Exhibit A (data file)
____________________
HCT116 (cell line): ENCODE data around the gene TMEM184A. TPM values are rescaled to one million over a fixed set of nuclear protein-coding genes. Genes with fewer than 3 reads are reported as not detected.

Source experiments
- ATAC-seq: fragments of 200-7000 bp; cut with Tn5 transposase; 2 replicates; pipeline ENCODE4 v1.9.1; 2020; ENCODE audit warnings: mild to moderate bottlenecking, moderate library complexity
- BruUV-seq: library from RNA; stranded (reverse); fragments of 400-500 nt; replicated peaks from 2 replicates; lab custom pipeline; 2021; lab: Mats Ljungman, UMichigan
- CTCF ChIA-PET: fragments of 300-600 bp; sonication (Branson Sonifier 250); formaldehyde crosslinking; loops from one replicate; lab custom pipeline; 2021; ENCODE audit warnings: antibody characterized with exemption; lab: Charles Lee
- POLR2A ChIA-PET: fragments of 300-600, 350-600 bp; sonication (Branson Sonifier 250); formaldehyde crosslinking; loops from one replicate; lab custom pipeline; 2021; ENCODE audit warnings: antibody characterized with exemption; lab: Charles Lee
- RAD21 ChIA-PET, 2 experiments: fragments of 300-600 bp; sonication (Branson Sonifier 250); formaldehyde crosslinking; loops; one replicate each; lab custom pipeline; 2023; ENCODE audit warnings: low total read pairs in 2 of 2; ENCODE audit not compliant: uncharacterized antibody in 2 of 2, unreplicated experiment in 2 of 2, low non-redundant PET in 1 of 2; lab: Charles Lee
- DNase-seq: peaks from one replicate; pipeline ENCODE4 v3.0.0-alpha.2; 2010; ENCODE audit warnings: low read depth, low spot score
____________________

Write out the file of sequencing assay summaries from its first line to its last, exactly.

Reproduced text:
HCT116 (cell line): ENCODE data around the gene TMEM184A. TPM values are rescaled to one million over a fixed set of nuclear protein-coding genes. Genes with fewer than 3 reads are reported as not detected.

Source experiments
- ATAC-seq: fragments of 200-7000 bp; cut with Tn5 transposase; 2 replicates; pipeline ENCODE4 v1.9.1; 2020; ENCODE audit warnings: mild to moderate bottlenecking, moderate library complexity
- BruUV-seq: library from RNA; stranded (reverse); fragments of 400-500 nt; replicated peaks from 2 replicates; lab custom pipeline; 2021; lab: Mats Ljungman, UMichigan
- CTCF ChIA-PET: fragments of 300-600 bp; sonication (Branson Sonifier 250); formaldehyde crosslinking; loops from one replicate; lab custom pipeline; 2021; ENCODE audit warnings: antibody characterized with exemption; lab: Charles Lee
- POLR2A ChIA-PET: fragments of 300-600, 350-600 bp; sonication (Branson Sonifier 250); formaldehyde crosslinking; loops from one replicate; lab custom pipeline; 2021; ENCODE audit warnings: antibody characterized with exemption; lab: Charles Lee
- RAD21 ChIA-PET, 2 experiments: fragments of 300-600 bp; sonication (Branson Sonifier 250); formaldehyde crosslinking; loops; one replicate each; lab custom pipeline; 2023; ENCODE audit warnings: low total read pairs in 2 of 2; ENCODE audit not compliant: uncharacterized antibody in 2 of 2, unreplicated experiment in 2 of 2, low non-redundant PET in 1 of 2; lab: Charles Lee
- DNase-seq: peaks from one replicate; pipeline ENCODE4 v3.0.0-alpha.2; 2010; ENCODE audit warnings: low read depth, low spot score